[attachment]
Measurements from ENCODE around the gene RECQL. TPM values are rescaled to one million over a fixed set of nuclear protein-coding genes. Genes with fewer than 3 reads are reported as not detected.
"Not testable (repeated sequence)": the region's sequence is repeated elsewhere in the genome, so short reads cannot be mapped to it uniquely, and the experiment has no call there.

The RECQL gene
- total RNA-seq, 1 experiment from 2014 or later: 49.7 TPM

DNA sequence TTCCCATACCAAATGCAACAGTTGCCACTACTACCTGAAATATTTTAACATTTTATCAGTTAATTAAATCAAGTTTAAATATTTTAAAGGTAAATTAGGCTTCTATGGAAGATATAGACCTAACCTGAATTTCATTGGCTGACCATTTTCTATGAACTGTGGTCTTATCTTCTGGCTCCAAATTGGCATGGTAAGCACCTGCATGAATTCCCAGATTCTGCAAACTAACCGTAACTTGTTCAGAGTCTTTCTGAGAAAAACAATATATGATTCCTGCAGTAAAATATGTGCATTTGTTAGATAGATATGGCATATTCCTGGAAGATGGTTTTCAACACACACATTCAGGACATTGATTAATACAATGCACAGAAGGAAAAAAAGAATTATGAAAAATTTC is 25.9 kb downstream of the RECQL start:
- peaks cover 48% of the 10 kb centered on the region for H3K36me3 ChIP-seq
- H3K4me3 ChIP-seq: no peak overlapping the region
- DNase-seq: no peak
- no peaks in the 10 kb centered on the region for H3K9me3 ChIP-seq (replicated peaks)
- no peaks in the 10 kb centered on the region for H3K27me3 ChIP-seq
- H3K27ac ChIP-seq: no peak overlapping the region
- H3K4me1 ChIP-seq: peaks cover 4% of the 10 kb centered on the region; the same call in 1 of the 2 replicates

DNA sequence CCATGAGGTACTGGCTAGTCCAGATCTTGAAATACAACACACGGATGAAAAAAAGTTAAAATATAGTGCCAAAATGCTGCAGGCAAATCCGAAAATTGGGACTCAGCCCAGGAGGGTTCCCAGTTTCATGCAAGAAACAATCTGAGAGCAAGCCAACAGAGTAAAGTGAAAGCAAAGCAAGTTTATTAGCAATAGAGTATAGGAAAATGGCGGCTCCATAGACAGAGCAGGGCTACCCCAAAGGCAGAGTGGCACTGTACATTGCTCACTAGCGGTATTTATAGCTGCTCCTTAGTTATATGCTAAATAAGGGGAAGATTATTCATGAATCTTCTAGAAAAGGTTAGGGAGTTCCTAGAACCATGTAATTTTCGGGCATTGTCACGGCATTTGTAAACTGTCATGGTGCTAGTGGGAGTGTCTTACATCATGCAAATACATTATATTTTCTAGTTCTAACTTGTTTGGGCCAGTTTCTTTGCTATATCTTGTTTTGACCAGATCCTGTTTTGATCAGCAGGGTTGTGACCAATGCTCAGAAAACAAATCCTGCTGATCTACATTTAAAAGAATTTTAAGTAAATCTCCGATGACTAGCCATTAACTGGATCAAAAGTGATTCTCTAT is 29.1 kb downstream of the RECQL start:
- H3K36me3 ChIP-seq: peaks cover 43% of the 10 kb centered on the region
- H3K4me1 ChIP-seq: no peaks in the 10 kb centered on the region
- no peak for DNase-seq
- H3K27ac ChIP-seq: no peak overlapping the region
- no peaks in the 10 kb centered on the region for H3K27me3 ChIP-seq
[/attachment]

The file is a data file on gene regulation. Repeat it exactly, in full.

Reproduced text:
Measurements from ENCODE around the gene RECQL. TPM values are rescaled to one million over a fixed set of nuclear protein-coding genes. Genes with fewer than 3 reads are reported as not detected.
"Not testable (repeated sequence)": the region's sequence is repeated elsewhere in the genome, so short reads cannot be mapped to it uniquely, and the experiment has no call there.

The RECQL gene
- total RNA-seq, 1 experiment from 2014 or later: 49.7 TPM

DNA sequence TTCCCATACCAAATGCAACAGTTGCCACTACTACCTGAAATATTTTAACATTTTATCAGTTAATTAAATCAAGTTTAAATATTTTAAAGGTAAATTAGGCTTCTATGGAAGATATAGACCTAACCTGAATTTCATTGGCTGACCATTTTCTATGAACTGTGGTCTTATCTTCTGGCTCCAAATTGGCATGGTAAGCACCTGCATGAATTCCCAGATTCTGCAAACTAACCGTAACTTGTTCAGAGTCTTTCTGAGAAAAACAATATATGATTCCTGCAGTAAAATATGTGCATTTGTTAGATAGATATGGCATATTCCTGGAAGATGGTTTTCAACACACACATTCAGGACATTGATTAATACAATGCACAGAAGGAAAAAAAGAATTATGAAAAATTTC is 25.9 kb downstream of the RECQL start:
- peaks cover 48% of the 10 kb centered on the region for H3K36me3 ChIP-seq
- H3K4me3 ChIP-seq: no peak overlapping the region
- DNase-seq: no peak
- no peaks in the 10 kb centered on the region for H3K9me3 ChIP-seq (replicated peaks)
- no peaks in the 10 kb centered on the region for H3K27me3 ChIP-seq
- H3K27ac ChIP-seq: no peak overlapping the region
- H3K4me1 ChIP-seq: peaks cover 4% of the 10 kb centered on the region; the same call in 1 of the 2 replicates

DNA sequence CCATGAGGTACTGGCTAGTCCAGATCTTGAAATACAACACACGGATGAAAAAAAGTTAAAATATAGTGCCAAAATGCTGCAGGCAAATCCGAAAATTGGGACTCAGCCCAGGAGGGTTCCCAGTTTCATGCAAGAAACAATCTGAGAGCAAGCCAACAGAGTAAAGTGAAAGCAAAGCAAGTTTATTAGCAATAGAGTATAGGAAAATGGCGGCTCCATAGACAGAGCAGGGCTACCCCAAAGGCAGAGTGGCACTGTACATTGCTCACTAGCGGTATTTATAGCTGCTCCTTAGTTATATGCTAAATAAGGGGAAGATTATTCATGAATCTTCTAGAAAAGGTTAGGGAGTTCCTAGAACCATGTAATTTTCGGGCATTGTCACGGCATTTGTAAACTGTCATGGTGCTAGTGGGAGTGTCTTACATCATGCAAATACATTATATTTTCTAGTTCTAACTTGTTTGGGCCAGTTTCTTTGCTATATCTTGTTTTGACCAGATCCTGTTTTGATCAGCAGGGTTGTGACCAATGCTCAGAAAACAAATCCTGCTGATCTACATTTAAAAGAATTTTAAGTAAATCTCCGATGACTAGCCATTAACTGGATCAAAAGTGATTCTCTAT is 29.1 kb downstream of the RECQL start:
- H3K36me3 ChIP-seq: peaks cover 43% of the 10 kb centered on the region
- H3K4me1 ChIP-seq: no peaks in the 10 kb centered on the region
- no peak for DNase-seq
- H3K27ac ChIP-seq: no peak overlapping the region
- no peaks in the 10 kb centered on the region for H3K27me3 ChIP-seq